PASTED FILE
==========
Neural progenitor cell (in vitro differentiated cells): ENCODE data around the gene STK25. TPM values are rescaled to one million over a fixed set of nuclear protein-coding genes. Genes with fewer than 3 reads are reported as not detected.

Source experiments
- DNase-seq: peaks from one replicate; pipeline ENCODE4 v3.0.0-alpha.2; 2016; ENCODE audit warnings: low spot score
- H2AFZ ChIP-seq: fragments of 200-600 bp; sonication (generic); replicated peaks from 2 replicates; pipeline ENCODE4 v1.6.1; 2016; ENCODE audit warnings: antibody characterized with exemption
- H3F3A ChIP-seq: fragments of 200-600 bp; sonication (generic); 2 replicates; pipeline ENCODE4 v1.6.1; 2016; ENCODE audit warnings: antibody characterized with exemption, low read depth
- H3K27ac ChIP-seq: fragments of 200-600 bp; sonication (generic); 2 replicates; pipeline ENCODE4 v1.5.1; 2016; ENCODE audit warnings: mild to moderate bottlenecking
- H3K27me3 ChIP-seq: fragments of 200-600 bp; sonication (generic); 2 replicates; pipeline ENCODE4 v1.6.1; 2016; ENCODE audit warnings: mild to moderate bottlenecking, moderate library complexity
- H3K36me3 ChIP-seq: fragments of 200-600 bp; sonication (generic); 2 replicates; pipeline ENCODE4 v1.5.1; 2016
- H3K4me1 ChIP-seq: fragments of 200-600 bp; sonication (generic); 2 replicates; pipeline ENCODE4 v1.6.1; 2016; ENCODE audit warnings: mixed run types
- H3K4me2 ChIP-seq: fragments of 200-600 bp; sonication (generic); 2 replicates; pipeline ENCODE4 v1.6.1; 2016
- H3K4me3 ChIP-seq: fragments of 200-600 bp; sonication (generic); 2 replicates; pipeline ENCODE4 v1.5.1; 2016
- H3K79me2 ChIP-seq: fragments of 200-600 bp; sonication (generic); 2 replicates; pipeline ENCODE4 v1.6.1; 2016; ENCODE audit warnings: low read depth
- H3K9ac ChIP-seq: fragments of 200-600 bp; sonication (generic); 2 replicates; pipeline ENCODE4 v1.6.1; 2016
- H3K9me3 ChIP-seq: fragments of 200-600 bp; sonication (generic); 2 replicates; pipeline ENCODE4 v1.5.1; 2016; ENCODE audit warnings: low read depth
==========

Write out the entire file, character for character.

Neural progenitor cell (in vitro differentiated cells): ENCODE data around the gene STK25. TPM values are rescaled to one million over a fixed set of nuclear protein-coding genes. Genes with fewer than 3 reads are reported as not detected.

Source experiments
- DNase-seq: peaks from one replicate; pipeline ENCODE4 v3.0.0-alpha.2; 2016; ENCODE audit warnings: low spot score
- H2AFZ ChIP-seq: fragments of 200-600 bp; sonication (generic); replicated peaks from 2 replicates; pipeline ENCODE4 v1.6.1; 2016; ENCODE audit warnings: antibody characterized with exemption
- H3F3A ChIP-seq: fragments of 200-600 bp; sonication (generic); 2 replicates; pipeline ENCODE4 v1.6.1; 2016; ENCODE audit warnings: antibody characterized with exemption, low read depth
- H3K27ac ChIP-seq: fragments of 200-600 bp; sonication (generic); 2 replicates; pipeline ENCODE4 v1.5.1; 2016; ENCODE audit warnings: mild to moderate bottlenecking
- H3K27me3 ChIP-seq: fragments of 200-600 bp; sonication (generic); 2 replicates; pipeline ENCODE4 v1.6.1; 2016; ENCODE audit warnings: mild to moderate bottlenecking, moderate library complexity
- H3K36me3 ChIP-seq: fragments of 200-600 bp; sonication (generic); 2 replicates; pipeline ENCODE4 v1.5.1; 2016
- H3K4me1 ChIP-seq: fragments of 200-600 bp; sonication (generic); 2 replicates; pipeline ENCODE4 v1.6.1; 2016; ENCODE audit warnings: mixed run types
- H3K4me2 ChIP-seq: fragments of 200-600 bp; sonication (generic); 2 replicates; pipeline ENCODE4 v1.6.1; 2016
- H3K4me3 ChIP-seq: fragments of 200-600 bp; sonication (generic); 2 replicates; pipeline ENCODE4 v1.5.1; 2016
- H3K79me2 ChIP-seq: fragments of 200-600 bp; sonication (generic); 2 replicates; pipeline ENCODE4 v1.6.1; 2016; ENCODE audit warnings: low read depth
- H3K9ac ChIP-seq: fragments of 200-600 bp; sonication (generic); 2 replicates; pipeline ENCODE4 v1.6.1; 2016
- H3K9me3 ChIP-seq: fragments of 200-600 bp; sonication (generic); 2 replicates; pipeline ENCODE4 v1.5.1; 2016; ENCODE audit warnings: low read depth